• The carapace of the lobster must be at least 3 1/4 inches long.

    Rule of thumb, if the lobster looks like it’s probably legal, throw it back; if it feels like you’re grabbing a beer can, bag it!

    • You must carry your lobster measuring device with you while you dive; all lobsters must be measured in the water and released unharmed if under sized.

    • The bag limit for a 24 hour period is seven legal lobsters; “trading up” is illegal.

    • Even in season, it is illegal to take “egg bearing” female lobsters; “egg bearing” females will have a swollen underside.

    • You must keep your lobsters whole while at sea, although I have also heard they must remain whole until eaten.

    • As a recreational lobster hunter, you cannot sell your catch; I give many tails away during the season and tend to have a lot of friends at that time.

    Make Sure You Are Physically And Mentally Prepared

    Night time SCUBA diving freaks a lot of people out; every passing sea lion might look like a shark, every piece of kelp may look like an electric ray.

    A first time night diver described the experience as “very claustrophobic.”

    Make sure you have done a few “for fun” night dives to get comfortable with the concept.

    Lobster hunters also make really crappy dive buddies; be sure you are self reliant underwater.

    Be sure you are physically able to perform the tasks at hand, whether it be shore diving or boat diving.

    Eat a good meal before hand to provide you enough energy; the crap about not eating an hour before you swim is a wives’ tale.

    Pin Lobsters, Don’t Grab Them

    So what happens when your light hits a traveling lobster that’s out foraging for food?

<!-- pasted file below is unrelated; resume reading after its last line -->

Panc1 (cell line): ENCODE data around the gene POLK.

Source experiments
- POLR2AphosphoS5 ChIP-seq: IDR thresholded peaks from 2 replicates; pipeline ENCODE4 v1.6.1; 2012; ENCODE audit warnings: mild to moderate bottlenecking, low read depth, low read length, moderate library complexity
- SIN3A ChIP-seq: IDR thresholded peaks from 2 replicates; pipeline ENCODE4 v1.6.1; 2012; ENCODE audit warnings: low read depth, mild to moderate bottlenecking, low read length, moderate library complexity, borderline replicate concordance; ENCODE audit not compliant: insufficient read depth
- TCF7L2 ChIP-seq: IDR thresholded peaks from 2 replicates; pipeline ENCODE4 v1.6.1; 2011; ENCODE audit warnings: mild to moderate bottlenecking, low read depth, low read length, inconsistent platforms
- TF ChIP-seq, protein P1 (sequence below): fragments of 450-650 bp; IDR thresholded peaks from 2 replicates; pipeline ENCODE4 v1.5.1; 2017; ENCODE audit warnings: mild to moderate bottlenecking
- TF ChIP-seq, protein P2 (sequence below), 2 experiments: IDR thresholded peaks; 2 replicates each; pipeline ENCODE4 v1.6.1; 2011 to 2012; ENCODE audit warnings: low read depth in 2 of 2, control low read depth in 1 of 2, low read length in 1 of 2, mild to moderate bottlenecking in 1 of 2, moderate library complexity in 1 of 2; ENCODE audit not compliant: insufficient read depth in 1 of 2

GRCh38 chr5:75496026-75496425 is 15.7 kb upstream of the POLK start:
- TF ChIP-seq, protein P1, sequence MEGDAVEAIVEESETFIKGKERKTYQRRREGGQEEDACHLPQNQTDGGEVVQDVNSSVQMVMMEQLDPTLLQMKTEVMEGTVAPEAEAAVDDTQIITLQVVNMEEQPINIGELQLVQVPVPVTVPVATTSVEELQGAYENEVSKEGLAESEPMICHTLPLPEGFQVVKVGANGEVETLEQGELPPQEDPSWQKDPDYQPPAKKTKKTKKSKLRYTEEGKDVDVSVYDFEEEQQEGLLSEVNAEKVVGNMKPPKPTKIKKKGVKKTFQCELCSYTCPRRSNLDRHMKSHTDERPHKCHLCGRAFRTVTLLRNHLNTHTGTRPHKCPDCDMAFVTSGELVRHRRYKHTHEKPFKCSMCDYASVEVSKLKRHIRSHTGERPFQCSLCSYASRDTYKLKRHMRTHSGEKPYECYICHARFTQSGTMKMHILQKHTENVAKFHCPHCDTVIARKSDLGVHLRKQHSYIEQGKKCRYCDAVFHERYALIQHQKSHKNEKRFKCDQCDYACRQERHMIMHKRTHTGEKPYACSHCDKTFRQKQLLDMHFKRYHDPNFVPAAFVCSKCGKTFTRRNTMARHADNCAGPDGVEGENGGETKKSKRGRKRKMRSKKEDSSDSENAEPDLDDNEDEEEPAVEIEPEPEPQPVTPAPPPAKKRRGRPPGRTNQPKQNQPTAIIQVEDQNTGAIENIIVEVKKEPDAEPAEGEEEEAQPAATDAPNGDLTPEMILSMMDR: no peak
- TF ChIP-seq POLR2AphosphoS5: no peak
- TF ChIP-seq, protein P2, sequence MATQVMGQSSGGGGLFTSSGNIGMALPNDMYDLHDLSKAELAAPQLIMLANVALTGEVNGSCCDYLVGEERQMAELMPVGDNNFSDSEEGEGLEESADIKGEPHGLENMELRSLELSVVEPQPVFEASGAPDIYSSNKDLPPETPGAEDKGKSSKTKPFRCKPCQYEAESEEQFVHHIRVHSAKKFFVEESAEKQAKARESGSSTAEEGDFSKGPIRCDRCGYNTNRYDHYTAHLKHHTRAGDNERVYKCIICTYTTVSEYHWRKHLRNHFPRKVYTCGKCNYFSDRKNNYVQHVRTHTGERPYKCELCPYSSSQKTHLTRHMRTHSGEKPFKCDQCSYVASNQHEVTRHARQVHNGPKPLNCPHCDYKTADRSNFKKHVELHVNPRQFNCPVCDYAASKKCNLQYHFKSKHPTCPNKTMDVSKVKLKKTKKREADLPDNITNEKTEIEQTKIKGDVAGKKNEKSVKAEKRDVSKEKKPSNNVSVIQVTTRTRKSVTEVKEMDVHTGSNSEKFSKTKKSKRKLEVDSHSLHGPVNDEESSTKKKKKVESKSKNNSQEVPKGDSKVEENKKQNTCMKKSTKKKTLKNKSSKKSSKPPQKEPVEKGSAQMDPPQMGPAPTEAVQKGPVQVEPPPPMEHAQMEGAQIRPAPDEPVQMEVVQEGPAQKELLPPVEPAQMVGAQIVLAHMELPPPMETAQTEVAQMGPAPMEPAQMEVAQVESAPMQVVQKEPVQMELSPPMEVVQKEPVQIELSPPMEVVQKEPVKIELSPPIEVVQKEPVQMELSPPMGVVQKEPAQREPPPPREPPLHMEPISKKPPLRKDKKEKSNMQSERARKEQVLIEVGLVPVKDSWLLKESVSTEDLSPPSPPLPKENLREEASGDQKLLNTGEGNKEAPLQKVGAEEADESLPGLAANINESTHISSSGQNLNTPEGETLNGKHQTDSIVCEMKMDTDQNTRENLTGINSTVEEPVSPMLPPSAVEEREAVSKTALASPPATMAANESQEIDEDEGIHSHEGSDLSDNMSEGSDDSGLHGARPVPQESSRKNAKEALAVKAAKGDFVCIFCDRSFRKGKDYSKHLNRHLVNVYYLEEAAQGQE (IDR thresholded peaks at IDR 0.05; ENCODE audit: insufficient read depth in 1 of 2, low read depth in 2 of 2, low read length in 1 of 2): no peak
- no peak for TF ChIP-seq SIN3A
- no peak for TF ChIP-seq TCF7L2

Personally, I move my light off to the side, towards the back, swim up and pin (NOT GRAB) the lobster by it’s carapace.

    Pin it against the ground, which can be tricky depending on the terrain.

    Hesitation, waiting, thinking and positioning yourself for too long will cause the lobster to flee.

    You have to develop the skill of spotting them, approaching them and pinning them in a matter of a few seconds.

    Lobsters crawl forward looking for food very slowly, but in a panic, they flap their tail and swim rapidly backwards to avoid danger.

    If you don’t have a good grip on them, their tail will propel themselves out of your hand.

    Yes, they use their spiny tail as a defense also; grab them at the tail, and you might pay in a few puncture wounds.

    Lobster Hunting Verbage

    Bug – Another term for a lobster.

    Bull – Large, even huge lobsters that can bite…

    A 'bull' compared to a 'legal' lobster

    From left to right, a “bull” compared to a “legal” lobster.

    DFG! – When you hear this, make sure you don’t have any illegal catch.

    Opening Night – The morning lobster season opens.

    It’s actually Saturday morning, but hunters show up Friday night; so, they call it “opening night.”

    Short – Your lobster is too small; not legal. Throw it back.

    Next Week: Where To Go, Boat Tips, Shore Diving Tips and other lobster hunting secrets!